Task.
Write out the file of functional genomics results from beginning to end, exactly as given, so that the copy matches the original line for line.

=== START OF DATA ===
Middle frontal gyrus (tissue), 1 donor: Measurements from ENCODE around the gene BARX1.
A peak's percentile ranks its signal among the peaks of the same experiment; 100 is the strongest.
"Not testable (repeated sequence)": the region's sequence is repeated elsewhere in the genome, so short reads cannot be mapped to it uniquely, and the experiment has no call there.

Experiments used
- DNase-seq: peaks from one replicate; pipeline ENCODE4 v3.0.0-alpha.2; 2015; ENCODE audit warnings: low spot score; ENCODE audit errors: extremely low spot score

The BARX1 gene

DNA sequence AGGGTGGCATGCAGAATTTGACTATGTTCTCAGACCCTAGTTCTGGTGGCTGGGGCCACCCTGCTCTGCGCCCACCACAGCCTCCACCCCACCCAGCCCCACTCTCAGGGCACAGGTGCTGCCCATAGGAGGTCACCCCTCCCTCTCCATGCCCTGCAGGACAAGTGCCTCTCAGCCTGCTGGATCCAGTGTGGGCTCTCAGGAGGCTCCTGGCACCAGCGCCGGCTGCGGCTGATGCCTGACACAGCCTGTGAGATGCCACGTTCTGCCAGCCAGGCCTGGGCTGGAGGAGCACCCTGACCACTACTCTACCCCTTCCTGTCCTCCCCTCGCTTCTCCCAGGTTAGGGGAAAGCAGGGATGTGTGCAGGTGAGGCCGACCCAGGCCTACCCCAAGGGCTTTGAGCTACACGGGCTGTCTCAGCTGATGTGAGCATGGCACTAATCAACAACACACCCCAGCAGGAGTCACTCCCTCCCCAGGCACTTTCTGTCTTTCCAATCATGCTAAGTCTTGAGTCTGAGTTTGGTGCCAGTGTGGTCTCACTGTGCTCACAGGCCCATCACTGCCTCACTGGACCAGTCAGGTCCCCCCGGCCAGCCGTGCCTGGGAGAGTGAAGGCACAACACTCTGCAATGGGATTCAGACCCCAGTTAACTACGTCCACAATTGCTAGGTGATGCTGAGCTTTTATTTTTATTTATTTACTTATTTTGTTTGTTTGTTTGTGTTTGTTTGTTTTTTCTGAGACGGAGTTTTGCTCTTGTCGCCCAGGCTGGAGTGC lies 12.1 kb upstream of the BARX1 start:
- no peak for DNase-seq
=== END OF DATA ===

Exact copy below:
Middle frontal gyrus (tissue), 1 donor: Measurements from ENCODE around the gene BARX1.
A peak's percentile ranks its signal among the peaks of the same experiment; 100 is the strongest.
"Not testable (repeated sequence)": the region's sequence is repeated elsewhere in the genome, so short reads cannot be mapped to it uniquely, and the experiment has no call there.

Experiments used
- DNase-seq: peaks from one replicate; pipeline ENCODE4 v3.0.0-alpha.2; 2015; ENCODE audit warnings: low spot score; ENCODE audit errors: extremely low spot score

The BARX1 gene

DNA sequence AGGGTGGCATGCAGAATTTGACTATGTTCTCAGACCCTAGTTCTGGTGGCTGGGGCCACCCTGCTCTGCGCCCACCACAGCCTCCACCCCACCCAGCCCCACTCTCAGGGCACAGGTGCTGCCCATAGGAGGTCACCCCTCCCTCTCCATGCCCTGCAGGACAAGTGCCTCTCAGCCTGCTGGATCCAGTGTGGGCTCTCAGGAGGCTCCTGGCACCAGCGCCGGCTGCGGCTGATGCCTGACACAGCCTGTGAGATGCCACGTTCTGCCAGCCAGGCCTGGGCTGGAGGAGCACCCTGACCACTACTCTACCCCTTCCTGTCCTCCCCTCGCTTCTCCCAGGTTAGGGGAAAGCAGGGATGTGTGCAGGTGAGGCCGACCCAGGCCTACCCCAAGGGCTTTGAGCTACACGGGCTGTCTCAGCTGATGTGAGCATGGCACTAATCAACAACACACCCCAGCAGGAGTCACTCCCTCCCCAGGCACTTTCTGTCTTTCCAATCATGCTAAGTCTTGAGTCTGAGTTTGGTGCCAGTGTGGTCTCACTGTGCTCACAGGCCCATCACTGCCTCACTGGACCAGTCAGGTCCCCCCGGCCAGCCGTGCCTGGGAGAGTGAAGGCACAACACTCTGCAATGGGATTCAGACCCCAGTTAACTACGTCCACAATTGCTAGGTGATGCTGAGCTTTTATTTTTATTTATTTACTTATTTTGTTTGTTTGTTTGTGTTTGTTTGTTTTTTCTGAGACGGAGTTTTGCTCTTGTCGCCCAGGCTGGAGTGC lies 12.1 kb upstream of the BARX1 start:
- no peak for DNase-seq